Like I said before, the game immerses you in combat with very little exposure. The story takes place before, during and after the battle. It’s not very involved or interesting, but it’s nice to have some sort of story. The game has voices, but it’s only in Japanese with subtitles. The strongest hardcore will no doubt applaud this decision, but frankly I’d rather have a good oak tree. Clearly, the games don’t have as big a budget as last year’s Fire Emblem: Three houses, but it’s still a decent amount of content in two titles. If you’re just looking for a tactical role-playing element, you should find it here.

Graphically, the game does its job. You won’t find anything really convincing here, and in fact the presentation style reminds me a bit of a mobile phone game. It’s not necessarily a bad thing, but the drawings of the characters are pretty generic. I think the lack of off-combat scripts is very detrimental to the development and affection of the characters, so I never bothered with design decisions. The Fire Emblem games are standing out at the moment, but I realize that the original versions of these games date back to the early 90s, so I applaud the work that has been done to modernize their look. You have the option to switch from classic to modern graphics, which is good for those who may have some nostalgia for the originals.

After about three hours of playing the first game, I started downloading the second game to see if there were any significant differences. They’re gone. If you had to choose one, you would hardly know which one you are playing. They look alike. The only differences are in the plot and characters. Both games have a very good soundtrack. It was mostly fun and it entertained me. Before writing this review, I did some research and found out that one of the composers is Noriyuki Iwadare, who worked on the Lunar and Big series – so, basically, it’s good work!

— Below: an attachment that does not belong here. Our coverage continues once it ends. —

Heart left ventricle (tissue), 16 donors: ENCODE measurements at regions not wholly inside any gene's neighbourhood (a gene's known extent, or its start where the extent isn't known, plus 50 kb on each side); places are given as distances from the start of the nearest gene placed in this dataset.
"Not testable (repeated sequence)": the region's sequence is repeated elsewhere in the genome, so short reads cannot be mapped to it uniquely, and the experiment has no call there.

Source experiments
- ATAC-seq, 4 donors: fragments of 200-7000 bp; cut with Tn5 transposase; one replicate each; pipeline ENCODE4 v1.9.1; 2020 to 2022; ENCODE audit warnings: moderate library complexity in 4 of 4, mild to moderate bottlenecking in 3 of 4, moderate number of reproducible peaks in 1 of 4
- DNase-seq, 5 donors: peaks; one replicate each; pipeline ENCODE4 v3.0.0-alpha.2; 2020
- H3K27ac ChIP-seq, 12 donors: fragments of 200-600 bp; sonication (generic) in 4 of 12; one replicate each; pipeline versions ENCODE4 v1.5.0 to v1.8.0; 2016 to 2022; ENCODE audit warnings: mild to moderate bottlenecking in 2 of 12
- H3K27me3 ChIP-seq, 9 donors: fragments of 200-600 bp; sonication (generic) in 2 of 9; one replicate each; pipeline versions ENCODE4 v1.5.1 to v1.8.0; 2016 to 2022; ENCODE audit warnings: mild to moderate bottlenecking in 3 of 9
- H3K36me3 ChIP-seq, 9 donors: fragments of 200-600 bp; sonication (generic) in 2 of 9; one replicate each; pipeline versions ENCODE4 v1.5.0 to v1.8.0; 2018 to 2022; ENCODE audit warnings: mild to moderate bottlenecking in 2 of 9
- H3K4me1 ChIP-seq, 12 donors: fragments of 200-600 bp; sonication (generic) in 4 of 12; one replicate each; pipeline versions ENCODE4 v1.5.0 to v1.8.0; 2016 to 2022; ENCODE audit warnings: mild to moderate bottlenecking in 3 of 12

The appeal of Langrisser I & II depends heavily on your preference for tactical RPGs. Even those who appreciate them can be exposed to achieve this title. You won’t find tutorials, bells and whistles to get your attention. While there are some good games here, they offer nothing more than what was expected in the early 90s, except better presentation and voice acting. If you grew up in Warsongand and enjoyed it, this purchase is a no-brainer. For everyone else, there are more capable and entertaining options like Wargroove and Fire Emblem : Three houses. There is a free demo available in the online store, and I highly recommend trying it first as it will give you an idea of what to expect from the package.

Langrisser Review I and II
  • Charts – 7.5/10
  • Sound – 8.5/10
  • Gameplay – 6/10
  • Late Call – 7.5/10

6.5/10

Final thoughts : WARNINGS

Langrisser I & II is the definition of a game worth playing. Fans of tactical role-playing games who don’t mind card battles without a manual and a clean history will feel right at home here. Newcomers to the genre are better off elsewhere. These games have been around directly since the early 90s and, despite the new coat of paint, have no contemporary connection to them. A free demo in the online shop is recommended for throwing 50 dice.

Craig has been covering the video game industry since 1995. His work has been published in various media. He is currently an editor and contributor to Age of Games.